Two weeks ago we announced an acquisition of a family business that specializes in handling hazardous waste streams for industrial customers. This is a difficult technical business where there is absolute legal liability for improper disposal of a waste stream once you have accepted it. In order to protect itself, the environmental services firm must have a high functioning industrial laboratory that can sample and verify all the waste streams it accepts. For example, a 55 gallon drum of soapy water might actually be 54 gallons of soapy water and 1 gallon of lead based paint. The rules for disposing the lead based paint are quite different than the soapy water. When the generator of the waste passes off the 55 gallon drum, the services business accepts complete responsibility (even if the generator has misrepresented the contents) for what is in that drum. A mistake in identifying the contents could lead to heavy fines, permit revocations and, ultimately, a business failure.
In conducting due diligence on the business we just bought we were highly impressed by the sophistication of the family that is now our partner in the next phase of “professionalizing” the business. This next phase of “professionalizing” has nothing to do with the operations. They are already highly professional. The family has highly advanced environmental databases that document each step in the receipt, testing, repurposing and disposal of hazardous waste streams. You can track the work flow of that 55 gallon drum from the minute it is accepted on the generator’s loading dock to the minute it is accepted by a landfill or an incinerator. We heard from customers who have highly demanding environmental, safety and health departments that they trust our family partners to handle and dispose of all their waste in an appropriate manner. They also trust our partners to be a thought leader on how to reduce costs and still beef up compliance. A small family business serves giants in industry and is also considered an environmental peer!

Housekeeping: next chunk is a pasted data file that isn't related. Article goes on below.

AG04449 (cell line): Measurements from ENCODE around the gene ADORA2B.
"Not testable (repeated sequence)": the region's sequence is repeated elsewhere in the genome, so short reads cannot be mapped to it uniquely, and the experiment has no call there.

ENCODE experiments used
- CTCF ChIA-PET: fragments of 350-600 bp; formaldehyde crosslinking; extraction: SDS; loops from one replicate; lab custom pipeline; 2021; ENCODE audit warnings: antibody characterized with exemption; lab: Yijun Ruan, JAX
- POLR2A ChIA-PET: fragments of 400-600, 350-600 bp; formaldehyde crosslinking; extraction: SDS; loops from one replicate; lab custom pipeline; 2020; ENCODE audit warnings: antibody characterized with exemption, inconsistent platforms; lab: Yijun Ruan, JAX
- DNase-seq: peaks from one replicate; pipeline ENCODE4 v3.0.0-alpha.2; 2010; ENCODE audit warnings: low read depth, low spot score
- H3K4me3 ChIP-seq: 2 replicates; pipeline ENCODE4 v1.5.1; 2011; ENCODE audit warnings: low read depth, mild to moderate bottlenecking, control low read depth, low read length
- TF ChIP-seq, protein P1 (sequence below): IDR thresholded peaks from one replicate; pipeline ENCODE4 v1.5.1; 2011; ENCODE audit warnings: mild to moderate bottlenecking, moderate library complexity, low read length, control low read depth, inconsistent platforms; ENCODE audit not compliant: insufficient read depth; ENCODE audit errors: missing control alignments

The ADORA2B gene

Holidays Are Happy Times
Like many family businesses, Thanksgiving and Christmas are happy times because the family has learned how to work together. In this case three brothers who are separated by almost 15 years play complementary roles. The oldest brother is the boss. He ultimately makes the big strategic and financial decisions. He interacts with all the employees and watches the finances. He enjoys passing out bonus checks at the end of the year. The middle brother runs the field service operation. We observed that he was more comfortable in the seat of a backhoe than sitting in a conference room answering our due diligence questions. He had a total customer service mentality, but he had also learned over the years how to protect the company from generators who wanted emergency response but had no money to pay for clean-up. He had also learned that responding to RFPs really was a quick way to lose a lot of money if you had not had a chance to investigate the project and if you had not utilized your network to find out what really was in the basement of the power plant you were going to service. In his “free time” he usually volunteers for important community causes. The third brother is highly deferential to both his older brothers but he is an awesome salesman when he gets his moment alone. He also has a total customer service mentality and his customers know he is always working on ways to improve their own remediation efforts. He is proud of his family name and heritage.
The family does not stop with the founding generation. The oldest brother has two sons in the business and the middle brother has his step-son handling day to day operations for the field service unit. This next generation is capable, energetic, enthusiastic and ready to take over.
The Real Risk Is the Professionals
Professionalizing the business means keeping the family harmony and preserving the tranquility of Thanksgiving and Christmas while allowing the next generation to succeed the founders in an environment where business will be run by metrics. This will mean introducing a chief financial officer as a resource to both generations—by all accounts a tough hire for this family culture that never needed an accountant because they always had “money in the bank.”
The real risk in this partnership between the private equity sponsors (us) and the family is really the new owners. If you put me in the backhoe absolutely nothing good will happen.
As we all prepare for Thanksgiving and needed reflection on all our gifts, the private equity world should be extremely thankful for the miracle of family business. At the beginning it is usually a family that sets a business foundation on which our industry can attempt to build and improve. My thanksgiving prayer is that we approach our “professionalizing” with a small helping (stuffing) of awe and respect and an even larger helping (turkey and gravy) of humility.
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